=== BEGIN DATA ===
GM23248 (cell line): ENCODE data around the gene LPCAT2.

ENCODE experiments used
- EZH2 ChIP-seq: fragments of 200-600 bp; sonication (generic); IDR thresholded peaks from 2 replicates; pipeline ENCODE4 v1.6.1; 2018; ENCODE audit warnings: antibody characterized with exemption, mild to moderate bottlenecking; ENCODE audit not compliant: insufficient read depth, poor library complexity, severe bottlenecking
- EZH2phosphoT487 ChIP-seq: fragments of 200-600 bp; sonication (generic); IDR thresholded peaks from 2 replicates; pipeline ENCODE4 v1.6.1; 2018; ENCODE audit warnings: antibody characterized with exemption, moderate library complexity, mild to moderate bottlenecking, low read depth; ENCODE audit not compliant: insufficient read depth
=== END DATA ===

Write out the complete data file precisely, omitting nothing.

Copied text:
GM23248 (cell line): ENCODE data around the gene LPCAT2.

ENCODE experiments used
- EZH2 ChIP-seq: fragments of 200-600 bp; sonication (generic); IDR thresholded peaks from 2 replicates; pipeline ENCODE4 v1.6.1; 2018; ENCODE audit warnings: antibody characterized with exemption, mild to moderate bottlenecking; ENCODE audit not compliant: insufficient read depth, poor library complexity, severe bottlenecking
- EZH2phosphoT487 ChIP-seq: fragments of 200-600 bp; sonication (generic); IDR thresholded peaks from 2 replicates; pipeline ENCODE4 v1.6.1; 2018; ENCODE audit warnings: antibody characterized with exemption, moderate library complexity, mild to moderate bottlenecking, low read depth; ENCODE audit not compliant: insufficient read depth